It’s OK to be Wrong in Public

I’ve spent a reasonably long time with computers. I’ve been doing something with either software or hardware (mostly software) for pretty close to three quarters of my current lifespan. I started when I was about 10, but (perhaps unsurprisingly) nobody was paying me for my work yet then. Flash forwards a few decades, and I have a gig I rather enjoy with SUSE, working on storage stuff.

OK, “yay Tim”. Enough of the backstory, what’s the point?

The point (if I can ball up my years of experience, and the experience of the world at large), is that, in aggregate, we write better software if we do it in the open. There’s a whole Free Software vs. Open Source thing, and the nuances of that discussion are interesting and definitely important, but to my mind this is all rather less interesting than the mechanics of how F/OSS projects actually work in practice. In particular, given that projects are essentially communities, and communities are made up of individuals, how does an individual join an existing project, and become accepted and confident in that space?

If you’re an individual looking for something to work on, whether or not you think about it in these terms, you’re effectively looking for a community to join. You’re hopefully going to be there for a while.

But you’re one little person, and there’s a big established community that already knows how everything works. Whatever you’re proposing has probably already been thought of by someone else, and your approach is probably wrong. It’s utterly terrifying, especially when anything you push to a git repo or public mailing list will probably be online for the rest of your life.

Fuck that line of thinking. It’s logical reasoning, but it’s utterly unhelpful in terms of joining a project. It might be correct in broad strokes if you squint at it just right, but you’re bringing new eyes to something. You’ll probably see things established community members didn’t, or if not, you’ll be able to help smooth the way for the next newcomer. One of the kinks though is speaking up about $WEIRD_THING_IN_PROJECT. Is it actually broken, or do you just have no idea what’s going on yet because you’re new? Do you speak up? Do you raise a bug? Put in a pull request? Risk shame in public if you’re wrong?

I might be slightly biased. This is either because I’ve been doing this long enough that I no longer suffer too much if someone tells me I’ve made a mistake (I’ve made lots of them, and hopefully learned from all of them), or it’s because I’m a scary looking white dude, dripping with privilege. Probably it’s a mix of both, but the most important thing I think I ever learned is that it’s OK to be wrong in public. If in doubt, you should:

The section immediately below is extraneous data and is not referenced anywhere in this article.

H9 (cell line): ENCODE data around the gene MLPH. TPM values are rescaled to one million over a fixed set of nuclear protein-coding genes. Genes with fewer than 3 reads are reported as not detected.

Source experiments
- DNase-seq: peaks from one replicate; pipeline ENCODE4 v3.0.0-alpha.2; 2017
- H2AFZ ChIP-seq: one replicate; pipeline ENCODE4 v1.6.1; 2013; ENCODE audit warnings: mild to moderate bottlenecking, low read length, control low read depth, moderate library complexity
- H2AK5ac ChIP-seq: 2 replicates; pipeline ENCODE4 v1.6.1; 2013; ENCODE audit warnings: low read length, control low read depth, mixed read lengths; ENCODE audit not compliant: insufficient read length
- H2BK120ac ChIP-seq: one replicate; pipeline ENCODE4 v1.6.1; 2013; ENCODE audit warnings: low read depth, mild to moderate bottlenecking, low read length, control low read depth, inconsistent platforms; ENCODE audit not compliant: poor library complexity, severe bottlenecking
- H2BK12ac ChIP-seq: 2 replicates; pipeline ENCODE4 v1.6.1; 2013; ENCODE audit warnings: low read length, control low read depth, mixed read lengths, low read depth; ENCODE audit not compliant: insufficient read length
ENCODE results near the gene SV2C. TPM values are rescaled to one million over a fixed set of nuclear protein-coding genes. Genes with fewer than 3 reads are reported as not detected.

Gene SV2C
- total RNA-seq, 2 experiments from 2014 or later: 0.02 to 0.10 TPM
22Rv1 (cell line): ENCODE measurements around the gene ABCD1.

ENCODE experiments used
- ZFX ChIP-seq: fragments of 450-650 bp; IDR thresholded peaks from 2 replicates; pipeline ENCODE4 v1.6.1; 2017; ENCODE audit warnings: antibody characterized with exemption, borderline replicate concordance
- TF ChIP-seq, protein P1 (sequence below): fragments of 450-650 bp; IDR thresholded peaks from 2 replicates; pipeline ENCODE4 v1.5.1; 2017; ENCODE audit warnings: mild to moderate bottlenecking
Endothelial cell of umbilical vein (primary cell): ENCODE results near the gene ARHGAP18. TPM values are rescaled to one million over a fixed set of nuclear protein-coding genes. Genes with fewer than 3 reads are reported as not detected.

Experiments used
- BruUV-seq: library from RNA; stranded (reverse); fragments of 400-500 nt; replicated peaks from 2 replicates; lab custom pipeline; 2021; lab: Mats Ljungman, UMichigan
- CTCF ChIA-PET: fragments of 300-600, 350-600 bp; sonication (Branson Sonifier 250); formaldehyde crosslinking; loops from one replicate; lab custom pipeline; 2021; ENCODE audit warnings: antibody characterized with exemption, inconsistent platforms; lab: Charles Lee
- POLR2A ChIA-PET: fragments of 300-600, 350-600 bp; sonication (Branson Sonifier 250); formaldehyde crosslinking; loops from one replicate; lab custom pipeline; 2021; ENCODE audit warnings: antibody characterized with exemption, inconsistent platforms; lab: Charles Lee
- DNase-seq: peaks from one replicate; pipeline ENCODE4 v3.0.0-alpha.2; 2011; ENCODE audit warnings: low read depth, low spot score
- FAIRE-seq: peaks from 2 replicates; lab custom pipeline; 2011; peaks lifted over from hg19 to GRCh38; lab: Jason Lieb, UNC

• Listen for long enought to get a feel for the mailing list (or forum, or whatever).
  • Ask the question you think is stupid.
  • Submit the pull request you hope is helpful, but are actually sure is incomplete or inadequate.
  • Propose the new architecture you’re certain will be shot down.
  • Don’t take it personally if you do get shot down. This can be a crawling horror of difficulty, and only goes away with either arrogance or time (hopefully time, which I’m assured will eventually compost into wisdom).

If you don’t get a helpful answer to the stupid question, if you don’t get constructive feedback for the pull request or new architecture, if some asshole does shoot you down, this is not the project or community for you.

If someone helps you, you might have found something worth pursuing. If that pans out, keep asking stupid questions, and keep submitting pull requests you’re worried about. You’ll learn something, and so will everyone else, and the world will eventually be a better place.

One thought on “It’s OK to be Wrong in Public

  1. It certainly is OK to be wrong, and it isn’t just code that gets better by being open, it’s questions too – just look at the quality of answers on the Stack Exchange communities!

    However, I don’t think you should have said “stupid questions” – stupid questions are a waste of everyone’s time. “Naive questions” on the other hand are important and should be nurtured. Well-asked naive questions often generate the most interesting answers.

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